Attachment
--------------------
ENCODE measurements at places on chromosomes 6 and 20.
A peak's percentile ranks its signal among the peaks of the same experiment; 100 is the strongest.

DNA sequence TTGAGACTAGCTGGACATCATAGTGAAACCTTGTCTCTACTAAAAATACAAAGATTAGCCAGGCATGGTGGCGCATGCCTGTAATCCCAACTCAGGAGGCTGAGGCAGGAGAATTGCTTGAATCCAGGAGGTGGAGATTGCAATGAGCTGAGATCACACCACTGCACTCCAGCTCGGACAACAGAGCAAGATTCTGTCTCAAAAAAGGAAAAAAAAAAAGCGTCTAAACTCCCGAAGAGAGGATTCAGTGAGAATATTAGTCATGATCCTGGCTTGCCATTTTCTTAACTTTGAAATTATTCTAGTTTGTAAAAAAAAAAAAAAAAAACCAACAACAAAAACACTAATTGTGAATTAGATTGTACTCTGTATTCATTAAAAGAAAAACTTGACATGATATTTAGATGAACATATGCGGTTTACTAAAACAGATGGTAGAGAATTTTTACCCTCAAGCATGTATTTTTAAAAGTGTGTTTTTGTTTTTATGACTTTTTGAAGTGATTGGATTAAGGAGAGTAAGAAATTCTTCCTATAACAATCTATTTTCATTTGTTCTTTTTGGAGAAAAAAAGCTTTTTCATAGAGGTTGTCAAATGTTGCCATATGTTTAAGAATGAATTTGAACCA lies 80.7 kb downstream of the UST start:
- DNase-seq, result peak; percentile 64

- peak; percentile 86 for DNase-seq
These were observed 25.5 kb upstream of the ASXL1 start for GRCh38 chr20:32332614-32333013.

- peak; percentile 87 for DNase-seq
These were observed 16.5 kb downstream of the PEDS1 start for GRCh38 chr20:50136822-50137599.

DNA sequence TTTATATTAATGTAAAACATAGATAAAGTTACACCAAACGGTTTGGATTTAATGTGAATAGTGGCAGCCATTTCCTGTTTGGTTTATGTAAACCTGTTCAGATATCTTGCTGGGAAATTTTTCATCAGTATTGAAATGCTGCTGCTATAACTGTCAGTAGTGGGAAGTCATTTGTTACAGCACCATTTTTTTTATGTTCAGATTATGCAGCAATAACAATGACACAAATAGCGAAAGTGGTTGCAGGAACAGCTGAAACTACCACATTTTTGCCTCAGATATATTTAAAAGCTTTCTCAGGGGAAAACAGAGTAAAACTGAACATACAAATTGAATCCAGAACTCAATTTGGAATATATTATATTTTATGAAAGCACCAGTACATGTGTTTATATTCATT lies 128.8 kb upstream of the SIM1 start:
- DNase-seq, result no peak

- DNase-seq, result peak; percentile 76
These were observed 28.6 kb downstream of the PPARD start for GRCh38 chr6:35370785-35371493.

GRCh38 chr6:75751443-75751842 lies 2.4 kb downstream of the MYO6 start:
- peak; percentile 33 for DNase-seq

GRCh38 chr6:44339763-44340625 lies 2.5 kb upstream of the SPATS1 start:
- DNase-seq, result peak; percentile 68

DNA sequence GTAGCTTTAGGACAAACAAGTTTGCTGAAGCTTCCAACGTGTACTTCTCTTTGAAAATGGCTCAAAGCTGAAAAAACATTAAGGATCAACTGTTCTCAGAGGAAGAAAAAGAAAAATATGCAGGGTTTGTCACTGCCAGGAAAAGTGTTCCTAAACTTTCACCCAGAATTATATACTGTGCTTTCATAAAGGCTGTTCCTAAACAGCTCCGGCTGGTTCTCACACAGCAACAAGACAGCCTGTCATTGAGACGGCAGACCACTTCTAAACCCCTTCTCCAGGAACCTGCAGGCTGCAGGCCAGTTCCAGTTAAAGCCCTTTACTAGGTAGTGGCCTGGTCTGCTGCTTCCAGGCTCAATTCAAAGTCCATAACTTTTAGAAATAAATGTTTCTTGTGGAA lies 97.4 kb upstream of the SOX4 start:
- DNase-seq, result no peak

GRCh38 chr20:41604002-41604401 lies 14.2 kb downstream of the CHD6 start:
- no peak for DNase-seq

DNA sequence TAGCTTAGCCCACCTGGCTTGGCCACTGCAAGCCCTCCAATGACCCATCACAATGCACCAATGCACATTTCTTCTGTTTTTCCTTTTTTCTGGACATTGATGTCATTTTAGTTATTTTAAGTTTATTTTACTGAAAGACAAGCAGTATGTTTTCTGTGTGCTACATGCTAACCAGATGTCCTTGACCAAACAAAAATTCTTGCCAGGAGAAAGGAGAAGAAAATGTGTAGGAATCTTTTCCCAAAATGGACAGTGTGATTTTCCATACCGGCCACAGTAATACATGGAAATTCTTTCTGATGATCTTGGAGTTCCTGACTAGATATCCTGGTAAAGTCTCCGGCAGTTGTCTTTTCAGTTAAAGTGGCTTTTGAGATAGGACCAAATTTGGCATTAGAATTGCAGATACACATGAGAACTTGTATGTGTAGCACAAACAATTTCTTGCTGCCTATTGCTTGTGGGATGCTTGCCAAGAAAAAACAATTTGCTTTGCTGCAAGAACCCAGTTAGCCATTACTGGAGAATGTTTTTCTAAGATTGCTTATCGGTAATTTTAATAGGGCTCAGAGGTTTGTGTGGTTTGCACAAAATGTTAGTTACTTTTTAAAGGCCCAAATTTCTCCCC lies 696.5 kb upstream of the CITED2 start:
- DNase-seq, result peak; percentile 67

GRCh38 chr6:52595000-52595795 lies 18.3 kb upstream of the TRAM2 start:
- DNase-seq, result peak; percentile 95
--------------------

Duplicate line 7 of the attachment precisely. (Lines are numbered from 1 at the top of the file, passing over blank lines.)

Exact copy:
- peak; percentile 87 for DNase-seq